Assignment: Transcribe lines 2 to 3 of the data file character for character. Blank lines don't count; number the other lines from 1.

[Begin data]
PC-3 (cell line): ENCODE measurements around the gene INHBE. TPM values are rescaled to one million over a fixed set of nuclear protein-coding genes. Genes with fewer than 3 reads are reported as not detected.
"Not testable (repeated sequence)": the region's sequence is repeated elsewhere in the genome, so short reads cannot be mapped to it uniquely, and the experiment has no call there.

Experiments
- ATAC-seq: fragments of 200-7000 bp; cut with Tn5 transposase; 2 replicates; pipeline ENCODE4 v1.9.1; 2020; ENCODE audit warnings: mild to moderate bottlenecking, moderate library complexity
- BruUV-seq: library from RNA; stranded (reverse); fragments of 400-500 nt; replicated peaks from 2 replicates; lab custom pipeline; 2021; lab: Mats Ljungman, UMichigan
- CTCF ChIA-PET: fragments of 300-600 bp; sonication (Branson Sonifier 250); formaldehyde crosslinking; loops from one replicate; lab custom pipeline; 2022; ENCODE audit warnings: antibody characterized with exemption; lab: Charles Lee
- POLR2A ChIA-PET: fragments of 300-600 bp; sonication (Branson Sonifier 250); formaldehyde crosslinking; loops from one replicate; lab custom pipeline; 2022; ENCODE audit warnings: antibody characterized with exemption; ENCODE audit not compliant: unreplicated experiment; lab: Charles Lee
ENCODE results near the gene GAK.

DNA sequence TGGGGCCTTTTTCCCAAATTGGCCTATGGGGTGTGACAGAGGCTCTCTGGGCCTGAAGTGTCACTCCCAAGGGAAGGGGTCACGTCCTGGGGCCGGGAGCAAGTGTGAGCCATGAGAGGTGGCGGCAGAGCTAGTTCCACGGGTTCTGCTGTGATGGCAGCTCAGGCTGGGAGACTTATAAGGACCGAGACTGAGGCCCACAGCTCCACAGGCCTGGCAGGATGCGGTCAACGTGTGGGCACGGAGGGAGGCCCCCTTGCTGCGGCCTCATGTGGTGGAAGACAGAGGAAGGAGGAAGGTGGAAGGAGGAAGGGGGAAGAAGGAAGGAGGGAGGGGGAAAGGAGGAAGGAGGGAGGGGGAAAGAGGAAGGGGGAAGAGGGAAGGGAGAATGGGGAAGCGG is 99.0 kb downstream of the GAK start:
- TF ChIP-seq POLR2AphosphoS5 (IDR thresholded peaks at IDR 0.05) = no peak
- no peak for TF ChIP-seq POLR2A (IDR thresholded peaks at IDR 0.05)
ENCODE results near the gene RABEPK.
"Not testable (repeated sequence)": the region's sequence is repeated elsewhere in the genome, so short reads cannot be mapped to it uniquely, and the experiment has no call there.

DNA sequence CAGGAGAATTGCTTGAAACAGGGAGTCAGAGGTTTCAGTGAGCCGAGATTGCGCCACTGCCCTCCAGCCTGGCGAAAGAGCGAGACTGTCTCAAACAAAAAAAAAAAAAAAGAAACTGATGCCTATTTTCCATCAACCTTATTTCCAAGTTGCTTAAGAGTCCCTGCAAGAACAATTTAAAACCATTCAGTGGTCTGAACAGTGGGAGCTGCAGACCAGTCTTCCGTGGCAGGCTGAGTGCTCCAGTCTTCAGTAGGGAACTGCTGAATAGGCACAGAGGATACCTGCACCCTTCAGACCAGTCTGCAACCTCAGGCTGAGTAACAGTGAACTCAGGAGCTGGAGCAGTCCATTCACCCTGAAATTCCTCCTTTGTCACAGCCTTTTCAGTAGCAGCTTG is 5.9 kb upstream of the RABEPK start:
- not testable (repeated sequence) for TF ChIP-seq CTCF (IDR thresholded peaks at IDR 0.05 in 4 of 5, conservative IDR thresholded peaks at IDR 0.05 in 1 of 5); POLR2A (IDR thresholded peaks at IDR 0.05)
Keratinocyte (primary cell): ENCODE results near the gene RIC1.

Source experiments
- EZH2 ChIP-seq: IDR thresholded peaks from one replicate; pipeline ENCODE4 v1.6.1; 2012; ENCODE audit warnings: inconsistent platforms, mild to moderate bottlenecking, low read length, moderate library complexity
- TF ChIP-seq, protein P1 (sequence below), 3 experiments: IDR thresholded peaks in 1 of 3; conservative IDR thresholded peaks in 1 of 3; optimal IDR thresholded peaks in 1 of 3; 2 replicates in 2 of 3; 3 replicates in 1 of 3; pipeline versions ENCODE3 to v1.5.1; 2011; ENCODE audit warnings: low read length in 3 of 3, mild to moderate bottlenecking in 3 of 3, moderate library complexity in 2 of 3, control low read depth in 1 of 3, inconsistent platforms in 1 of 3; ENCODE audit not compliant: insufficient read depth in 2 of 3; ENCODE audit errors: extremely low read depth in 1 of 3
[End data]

"Not testable (repeated sequence)": the region's sequence is repeated elsewhere in the genome, so short reads cannot be mapped to it uniquely, and the experiment has no call there.

Experiments